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Valentina Tereshkova visits ESOC's Main Control Room
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First woman in space visits ESOC

21/10/2005 893 views 0 likes
ESA / About Us / ESOC

Valentina Tereshkova, the first woman to travel in space, visited ESA's Space Operations Centre in Darmstadt earlier today. Russian Cosmonaut Tereshkova orbited the Earth 49 times onboard Vostok 6 in 1963, ensuring her place in history as an icon of early Soviet space exploration.

The ex-cosmonaut visited ESOC while in Germany as part of an inter-governmental delegation from Russia's Jaroslavl region, located 200 km northeast of Moscow. Jaroslavl is an official partner state of the German region of Hessen, home to ESOC. The delegation was headed by Mr Anatolij Lissizyn, Governor of Jaroslavl.

The visitors were welcomed by ESA Director of Operations, Mr Gaele Winters, who briefed them on international cooperation at ESA, which includes growing activities with the space agencies of Russia, France, Japan and the USA, among others. After receiving Observation missions, including Rosetta, SMART-1, Mars Express and Envisat, Ms Tereshkova toured ESOC's mission control facilities and Main Control Room.

Her visit comes on the eve of the 26 October launch of ESA's Venus Express spacecraft from the Russian Baikonur Cosmodrome in Kazakhstan — the same launch point for Tereshkova's Vostok 6 launch in the predawn darkness of 16 June 1963. General Nicolas Kamanine, the then Deputy Chief of Staff of the Soviet Air Force, said of the talented, then-26-year-old astronaut: "Tereshkova is our female Gagarin".

"I wish the best of success for the Venus Express launch," said Ms Tereshkova. She asked many questions on ESOC's activities and ESA programmes, adding "I am impressed with the continuing cooperation between the Russian space agency and ESA, and hope to see a deeper relationship in the future."

History-making mission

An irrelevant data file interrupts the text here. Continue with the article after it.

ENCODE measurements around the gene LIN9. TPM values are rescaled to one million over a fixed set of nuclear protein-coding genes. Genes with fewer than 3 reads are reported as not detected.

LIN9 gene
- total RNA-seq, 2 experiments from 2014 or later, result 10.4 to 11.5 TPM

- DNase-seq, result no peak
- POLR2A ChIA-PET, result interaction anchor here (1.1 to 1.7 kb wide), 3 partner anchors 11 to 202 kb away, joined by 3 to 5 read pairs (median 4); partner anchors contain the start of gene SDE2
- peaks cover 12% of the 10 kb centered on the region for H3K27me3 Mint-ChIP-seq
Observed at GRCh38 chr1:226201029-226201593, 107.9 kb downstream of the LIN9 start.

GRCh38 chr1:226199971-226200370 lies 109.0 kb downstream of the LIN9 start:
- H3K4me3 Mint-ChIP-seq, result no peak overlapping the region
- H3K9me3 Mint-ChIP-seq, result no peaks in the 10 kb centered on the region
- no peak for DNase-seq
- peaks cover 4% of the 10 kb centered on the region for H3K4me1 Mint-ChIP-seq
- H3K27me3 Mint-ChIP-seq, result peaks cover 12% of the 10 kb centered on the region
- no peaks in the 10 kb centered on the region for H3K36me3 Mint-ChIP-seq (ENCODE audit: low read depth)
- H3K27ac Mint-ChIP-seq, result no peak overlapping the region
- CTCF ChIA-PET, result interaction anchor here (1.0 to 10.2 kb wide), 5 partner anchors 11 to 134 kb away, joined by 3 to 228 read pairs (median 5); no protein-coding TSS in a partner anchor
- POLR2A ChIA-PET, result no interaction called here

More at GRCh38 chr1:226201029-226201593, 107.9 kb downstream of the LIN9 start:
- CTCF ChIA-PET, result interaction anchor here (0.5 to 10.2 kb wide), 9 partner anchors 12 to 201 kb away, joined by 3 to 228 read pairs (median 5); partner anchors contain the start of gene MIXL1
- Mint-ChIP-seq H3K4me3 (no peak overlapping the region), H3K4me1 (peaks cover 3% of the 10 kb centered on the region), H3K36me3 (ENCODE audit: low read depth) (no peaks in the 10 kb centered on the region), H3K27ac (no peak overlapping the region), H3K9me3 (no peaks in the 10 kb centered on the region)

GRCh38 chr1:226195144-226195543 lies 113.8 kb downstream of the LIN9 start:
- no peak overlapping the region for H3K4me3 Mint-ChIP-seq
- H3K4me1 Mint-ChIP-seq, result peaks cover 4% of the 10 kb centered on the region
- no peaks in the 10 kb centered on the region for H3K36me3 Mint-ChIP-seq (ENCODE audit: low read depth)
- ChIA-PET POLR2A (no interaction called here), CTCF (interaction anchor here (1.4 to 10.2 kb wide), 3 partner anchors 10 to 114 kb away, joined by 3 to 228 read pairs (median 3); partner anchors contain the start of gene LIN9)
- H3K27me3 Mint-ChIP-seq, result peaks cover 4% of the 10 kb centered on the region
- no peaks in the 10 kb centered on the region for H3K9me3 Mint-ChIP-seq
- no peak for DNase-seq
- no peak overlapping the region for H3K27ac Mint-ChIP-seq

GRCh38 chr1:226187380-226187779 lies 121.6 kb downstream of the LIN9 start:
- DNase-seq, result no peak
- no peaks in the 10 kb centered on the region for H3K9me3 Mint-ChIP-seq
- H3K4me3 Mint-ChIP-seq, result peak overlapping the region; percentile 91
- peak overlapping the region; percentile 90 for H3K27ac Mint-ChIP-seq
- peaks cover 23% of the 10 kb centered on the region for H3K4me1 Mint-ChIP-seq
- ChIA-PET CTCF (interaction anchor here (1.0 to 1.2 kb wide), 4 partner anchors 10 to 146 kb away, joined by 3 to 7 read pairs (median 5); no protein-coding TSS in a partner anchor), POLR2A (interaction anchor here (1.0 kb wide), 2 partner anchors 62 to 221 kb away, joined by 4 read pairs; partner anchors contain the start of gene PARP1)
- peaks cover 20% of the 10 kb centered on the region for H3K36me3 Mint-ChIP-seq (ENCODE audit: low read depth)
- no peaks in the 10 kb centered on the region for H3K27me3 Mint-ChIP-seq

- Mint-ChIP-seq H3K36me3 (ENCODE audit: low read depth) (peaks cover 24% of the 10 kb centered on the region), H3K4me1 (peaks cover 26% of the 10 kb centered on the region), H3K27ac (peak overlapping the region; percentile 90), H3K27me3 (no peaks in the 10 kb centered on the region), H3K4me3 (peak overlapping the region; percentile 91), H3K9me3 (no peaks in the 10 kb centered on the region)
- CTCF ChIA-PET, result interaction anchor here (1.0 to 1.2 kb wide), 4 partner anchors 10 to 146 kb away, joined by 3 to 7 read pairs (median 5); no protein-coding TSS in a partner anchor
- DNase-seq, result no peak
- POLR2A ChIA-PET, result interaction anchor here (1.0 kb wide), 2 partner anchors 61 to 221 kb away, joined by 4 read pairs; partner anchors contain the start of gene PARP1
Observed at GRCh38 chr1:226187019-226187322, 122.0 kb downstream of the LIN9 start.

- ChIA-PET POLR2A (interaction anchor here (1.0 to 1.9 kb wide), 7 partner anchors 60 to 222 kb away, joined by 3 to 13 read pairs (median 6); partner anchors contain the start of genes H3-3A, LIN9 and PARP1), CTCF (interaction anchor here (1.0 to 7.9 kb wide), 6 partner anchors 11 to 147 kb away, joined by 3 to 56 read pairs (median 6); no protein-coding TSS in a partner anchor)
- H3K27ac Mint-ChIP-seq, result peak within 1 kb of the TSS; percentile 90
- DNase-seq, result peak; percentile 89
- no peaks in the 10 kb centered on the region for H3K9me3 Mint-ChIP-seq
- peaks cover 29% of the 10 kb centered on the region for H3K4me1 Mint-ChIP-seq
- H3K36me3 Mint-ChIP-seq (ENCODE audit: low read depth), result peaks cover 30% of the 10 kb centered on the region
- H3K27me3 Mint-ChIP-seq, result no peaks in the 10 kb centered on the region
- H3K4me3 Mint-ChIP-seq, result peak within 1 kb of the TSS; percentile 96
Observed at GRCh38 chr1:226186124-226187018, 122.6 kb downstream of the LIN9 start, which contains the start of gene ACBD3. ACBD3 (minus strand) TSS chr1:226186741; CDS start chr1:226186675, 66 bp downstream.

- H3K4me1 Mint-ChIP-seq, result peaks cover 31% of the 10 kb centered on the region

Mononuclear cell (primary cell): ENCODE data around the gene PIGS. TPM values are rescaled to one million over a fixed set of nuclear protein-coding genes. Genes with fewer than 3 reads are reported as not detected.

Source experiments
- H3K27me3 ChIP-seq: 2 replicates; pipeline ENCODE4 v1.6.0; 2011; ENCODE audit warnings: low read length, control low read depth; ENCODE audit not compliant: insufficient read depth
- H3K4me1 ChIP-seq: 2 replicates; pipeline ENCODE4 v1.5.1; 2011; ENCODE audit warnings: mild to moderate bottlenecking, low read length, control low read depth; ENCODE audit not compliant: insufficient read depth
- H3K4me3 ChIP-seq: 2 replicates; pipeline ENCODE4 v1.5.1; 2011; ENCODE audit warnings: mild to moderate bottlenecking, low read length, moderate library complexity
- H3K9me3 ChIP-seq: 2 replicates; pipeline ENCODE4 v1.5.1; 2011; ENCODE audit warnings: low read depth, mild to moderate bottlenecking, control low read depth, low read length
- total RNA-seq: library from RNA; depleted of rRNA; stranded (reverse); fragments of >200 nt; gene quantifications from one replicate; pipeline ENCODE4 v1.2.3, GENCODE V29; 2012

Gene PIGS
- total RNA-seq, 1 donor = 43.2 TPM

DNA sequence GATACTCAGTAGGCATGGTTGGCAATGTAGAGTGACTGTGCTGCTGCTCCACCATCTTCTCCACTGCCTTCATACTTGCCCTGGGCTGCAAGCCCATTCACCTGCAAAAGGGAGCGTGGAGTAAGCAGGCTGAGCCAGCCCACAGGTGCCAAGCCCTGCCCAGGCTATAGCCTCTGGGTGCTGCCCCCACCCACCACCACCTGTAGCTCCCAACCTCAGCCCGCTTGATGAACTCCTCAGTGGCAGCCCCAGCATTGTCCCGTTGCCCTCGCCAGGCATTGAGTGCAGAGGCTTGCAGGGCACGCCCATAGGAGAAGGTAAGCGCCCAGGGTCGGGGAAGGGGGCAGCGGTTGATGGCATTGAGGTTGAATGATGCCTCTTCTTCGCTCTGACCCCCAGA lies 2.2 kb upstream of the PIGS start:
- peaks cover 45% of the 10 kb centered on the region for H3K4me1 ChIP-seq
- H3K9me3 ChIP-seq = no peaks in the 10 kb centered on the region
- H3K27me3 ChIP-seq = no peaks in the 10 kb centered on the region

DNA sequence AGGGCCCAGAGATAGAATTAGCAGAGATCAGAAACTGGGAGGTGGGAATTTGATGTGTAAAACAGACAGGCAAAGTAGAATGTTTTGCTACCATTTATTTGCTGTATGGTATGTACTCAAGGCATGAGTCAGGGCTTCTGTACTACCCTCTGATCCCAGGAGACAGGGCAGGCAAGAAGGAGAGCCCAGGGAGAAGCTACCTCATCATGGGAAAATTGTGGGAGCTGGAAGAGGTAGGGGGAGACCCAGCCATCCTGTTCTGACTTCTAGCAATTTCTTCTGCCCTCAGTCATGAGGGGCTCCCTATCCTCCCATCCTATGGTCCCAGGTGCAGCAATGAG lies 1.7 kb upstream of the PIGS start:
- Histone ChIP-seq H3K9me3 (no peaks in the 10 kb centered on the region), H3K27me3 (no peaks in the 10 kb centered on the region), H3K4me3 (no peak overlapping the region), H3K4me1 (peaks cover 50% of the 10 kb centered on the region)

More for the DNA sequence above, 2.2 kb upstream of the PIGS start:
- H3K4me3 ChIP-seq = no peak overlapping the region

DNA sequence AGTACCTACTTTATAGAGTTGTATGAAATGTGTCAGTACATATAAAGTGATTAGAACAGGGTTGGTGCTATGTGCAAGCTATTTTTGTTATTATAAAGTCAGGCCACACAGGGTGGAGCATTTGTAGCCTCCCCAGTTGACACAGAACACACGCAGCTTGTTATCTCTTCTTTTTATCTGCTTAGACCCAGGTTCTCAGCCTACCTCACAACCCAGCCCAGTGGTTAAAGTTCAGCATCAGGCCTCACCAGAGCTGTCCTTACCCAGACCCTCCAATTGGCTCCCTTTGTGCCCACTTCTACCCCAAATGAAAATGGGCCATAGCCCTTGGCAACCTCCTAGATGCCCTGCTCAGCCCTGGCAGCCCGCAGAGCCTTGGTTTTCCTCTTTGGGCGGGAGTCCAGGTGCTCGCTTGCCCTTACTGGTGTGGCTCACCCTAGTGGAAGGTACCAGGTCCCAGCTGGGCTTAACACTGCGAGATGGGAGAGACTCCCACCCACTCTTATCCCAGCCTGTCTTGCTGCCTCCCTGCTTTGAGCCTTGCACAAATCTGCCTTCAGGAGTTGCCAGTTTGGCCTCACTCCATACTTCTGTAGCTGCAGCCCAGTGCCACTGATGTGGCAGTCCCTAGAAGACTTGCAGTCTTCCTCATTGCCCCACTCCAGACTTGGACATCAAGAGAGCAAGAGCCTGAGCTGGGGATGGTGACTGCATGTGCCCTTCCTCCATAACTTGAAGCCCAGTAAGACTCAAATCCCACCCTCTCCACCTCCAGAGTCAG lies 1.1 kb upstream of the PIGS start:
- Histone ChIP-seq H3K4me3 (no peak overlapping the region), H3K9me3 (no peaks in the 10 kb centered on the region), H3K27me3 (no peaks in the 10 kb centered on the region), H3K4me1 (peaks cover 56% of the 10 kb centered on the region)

Upon completion of her 70.8-hour mission in 1963, Tereshkova was named Hero of the Soviet Union; among many other honours in East and West she was also later awarded the United Nations Gold Medal of Peace.

She studied at the Zhukovskiy Military Air Academy from 1964 to 1969; after graduation, she left the space programme and became a well-known member of the Communist Party, holding a series of formal posts and representing the Soviet government at numerous women's organisations and events. She later became a member of the party's Central Committee and was given an honorary commission in the Soviet Air Force; she retired with the rank of major-general.

In 1994, the Russian government appointed her head of Russia's Centre for International Scientific and Cultural Cooperation, and in 2000 she was named "Woman of the Century" by the International Women of the Year Association.

From farm to outer space

Valentina Tereschkova
Valentina Tereschkova

Valentina Tereshkova was born in the Jaroslavl region on 6 March 1937, the second of three children. Her tractor-driver father died in World War II and in 1953, after leaving school, she worked at a textile mill. She became interested in aviation and was an avid parachutist at a local aero club; this led to her being selected from among hundreds of applicants to train as a cosmonaut.

In November 1963, she married fellow cosmonaut Andrian Nikolayev. Their first child, daughter Yelena (Elena), was the subject of keen medical interest as she was the first child born to parents that had both travelled in space. Yelena later became a medical doctor and now has children of her own. Tereshkova and Nikolayev divorced in 1980 and Tereshkova's second husband, Dr Juri Shaposhnikov, died in 1999.

ESA-Russia cooperation

The former cosmonaut's visit to ESOC underscores the long-standing cooperation between ESA and Russian private and governmental space organisations and institutes. ESA's Permanent Mission to Russia, which was established in 1995, has diplomatic status and is registered with the Ministry of Foreign Affairs.

Over the years, cooperation between ESA and Russia has strengthened and widened; Russia participates in various ESA projects (human space flight, launcher technology, telecom, navigation). In particular, ESA has used Russia's launch facilities for a number of its missions and is planning to have Soyuz rockets lift-off from Europe's Spaceport in Kourou within the next few years.

ESA's Venus Express spacecraft is to be launched on a Soyuz-Fregat launcher from the Baikonur Cosmodrome on Wednesday, 26 October, at 06:43 CEST (04:43 GMT).

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